The Madison County Democratic Party held a meet and greet for Anne Gorman, Democratic candidate for Ohio State House of Representatives for District 74, at 7 p.m. Monday evening at the Madison County Engineer’s Office.
A proud resident of Plain City, Gorman has been married to her husband, Mike, for 41 years. They have three sons and two grandchildren. She is a retired public school educator and community volunteer.
Originally from the Westside of Columbus, Gorman graduated from West High School before earning a bachelor’s and master’s degree from The Ohio State University.
She has been a music educator in several Ohio school systems, including Newark, Hilliard and Jonathan Alder, retiring from the latter in 2017 after 18 years of service.
Gorman is well-known for the musical theater productions she directed while teaching at Jonathan Alder, as well for directing the school’s various choral groups.
She has often used her talents for giving back to her community, not the least of which were the six productions she directed for the Pleasure Guild of Children’s Hospital at the Palace Theatre that raised millions of dollars for the charity.
District 74 encompasses all of Madison County, as well as a large portion of Greene County, and the northeast corner of Clark County.
Gorman believes the district needs real representation, someone who will listen and make it a priority to be available for discussion and feedback with constituents. She intends to work for better employment opportunities, job training, and living wages.
As a retired educator, Gorman knows first hand the many hardships that public education currently faces, and is determined to work hard for public school funding, thereby enabling a strong foundation and brighter future for children in the district.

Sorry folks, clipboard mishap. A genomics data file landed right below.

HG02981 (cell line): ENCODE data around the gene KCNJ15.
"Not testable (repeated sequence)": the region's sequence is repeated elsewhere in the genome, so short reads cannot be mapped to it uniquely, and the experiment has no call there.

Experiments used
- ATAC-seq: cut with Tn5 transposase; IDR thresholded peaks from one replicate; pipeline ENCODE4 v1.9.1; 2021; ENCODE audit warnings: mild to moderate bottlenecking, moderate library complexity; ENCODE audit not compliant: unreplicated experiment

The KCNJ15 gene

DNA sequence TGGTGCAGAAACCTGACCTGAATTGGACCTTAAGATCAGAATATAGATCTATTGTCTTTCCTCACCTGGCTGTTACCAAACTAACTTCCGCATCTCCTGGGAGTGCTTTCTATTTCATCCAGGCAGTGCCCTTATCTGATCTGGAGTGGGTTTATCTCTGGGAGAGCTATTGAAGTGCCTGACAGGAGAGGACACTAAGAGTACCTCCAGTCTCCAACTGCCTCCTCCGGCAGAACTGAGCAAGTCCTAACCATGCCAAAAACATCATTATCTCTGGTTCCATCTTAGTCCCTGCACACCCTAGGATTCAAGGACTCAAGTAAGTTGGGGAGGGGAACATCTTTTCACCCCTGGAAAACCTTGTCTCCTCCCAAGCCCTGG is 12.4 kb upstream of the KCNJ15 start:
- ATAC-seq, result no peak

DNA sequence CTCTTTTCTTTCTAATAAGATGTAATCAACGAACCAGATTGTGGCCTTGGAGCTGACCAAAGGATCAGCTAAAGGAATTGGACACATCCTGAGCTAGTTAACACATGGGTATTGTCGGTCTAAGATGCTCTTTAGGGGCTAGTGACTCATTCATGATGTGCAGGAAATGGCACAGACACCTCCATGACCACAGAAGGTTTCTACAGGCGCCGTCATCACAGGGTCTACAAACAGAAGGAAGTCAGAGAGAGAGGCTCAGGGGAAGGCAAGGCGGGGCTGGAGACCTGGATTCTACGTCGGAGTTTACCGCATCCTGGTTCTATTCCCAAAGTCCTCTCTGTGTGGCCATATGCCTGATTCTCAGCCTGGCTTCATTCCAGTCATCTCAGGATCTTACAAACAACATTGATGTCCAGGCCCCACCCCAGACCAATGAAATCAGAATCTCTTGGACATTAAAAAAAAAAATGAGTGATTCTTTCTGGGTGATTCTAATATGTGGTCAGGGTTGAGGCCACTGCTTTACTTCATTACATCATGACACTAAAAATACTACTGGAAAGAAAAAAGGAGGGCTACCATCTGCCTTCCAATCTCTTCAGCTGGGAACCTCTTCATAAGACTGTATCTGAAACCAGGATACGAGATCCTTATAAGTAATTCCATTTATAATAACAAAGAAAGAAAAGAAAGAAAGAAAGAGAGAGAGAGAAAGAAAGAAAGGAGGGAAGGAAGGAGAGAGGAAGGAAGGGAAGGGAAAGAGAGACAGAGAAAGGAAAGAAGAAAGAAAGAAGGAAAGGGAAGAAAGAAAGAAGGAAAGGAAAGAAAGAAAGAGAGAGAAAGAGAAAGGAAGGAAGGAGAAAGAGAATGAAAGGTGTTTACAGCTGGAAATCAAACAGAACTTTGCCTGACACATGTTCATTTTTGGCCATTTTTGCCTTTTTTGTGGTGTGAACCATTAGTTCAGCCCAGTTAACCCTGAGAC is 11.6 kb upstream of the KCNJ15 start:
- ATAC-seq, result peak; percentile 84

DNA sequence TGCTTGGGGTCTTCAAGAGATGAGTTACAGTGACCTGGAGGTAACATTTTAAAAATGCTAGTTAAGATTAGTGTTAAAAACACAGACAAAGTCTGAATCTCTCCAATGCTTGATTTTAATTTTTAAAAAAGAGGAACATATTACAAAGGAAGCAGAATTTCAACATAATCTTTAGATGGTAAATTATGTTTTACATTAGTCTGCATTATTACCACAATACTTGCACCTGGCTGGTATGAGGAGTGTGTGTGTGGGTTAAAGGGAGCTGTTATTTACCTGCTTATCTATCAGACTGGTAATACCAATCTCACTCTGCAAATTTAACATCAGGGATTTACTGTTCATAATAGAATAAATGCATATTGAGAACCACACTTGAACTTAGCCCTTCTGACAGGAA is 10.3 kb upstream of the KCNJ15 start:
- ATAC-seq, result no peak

She will be on the front lines of the opioid battle to find solutions for communities and citizens.
“I believe we should invest in people — together we win!” Gorman told the crowd.
The major points in Gorman’s platform are: education, jobs and unemployment, healthcare, and the opioid crisis.
“We keep hearing that our public schools are failing us. That is utter nonsense — our legislators are failing our public schools!” said Gorman.
Current legislators are not interested in actual education, but their own self interests, Gorman maintains. Rather than invest in the public school system, they are interested in courting private charter schools that solely exist to make a profit and which have not produced the educational results that they have promised — the debacle of ECOT being a prime example.
Since 2010, $20 million has been stripped from public school funding in District 74, according to Gorman. And while teachers and administrators are receiving less and less resources, they are expected to take on an ever increasing amount of responsibility: more testing, data collection, and general “measuring” of teachers and students, all of which have taken valuable time away from actual teaching and learning. And while public schools are having to do more with less, privatized charter schools have had little or no oversight or accountability, but have been given millions of dollars by state legislators.
In 2010, Ohio ranked fifth in education excellence. Today it ranks 22nd.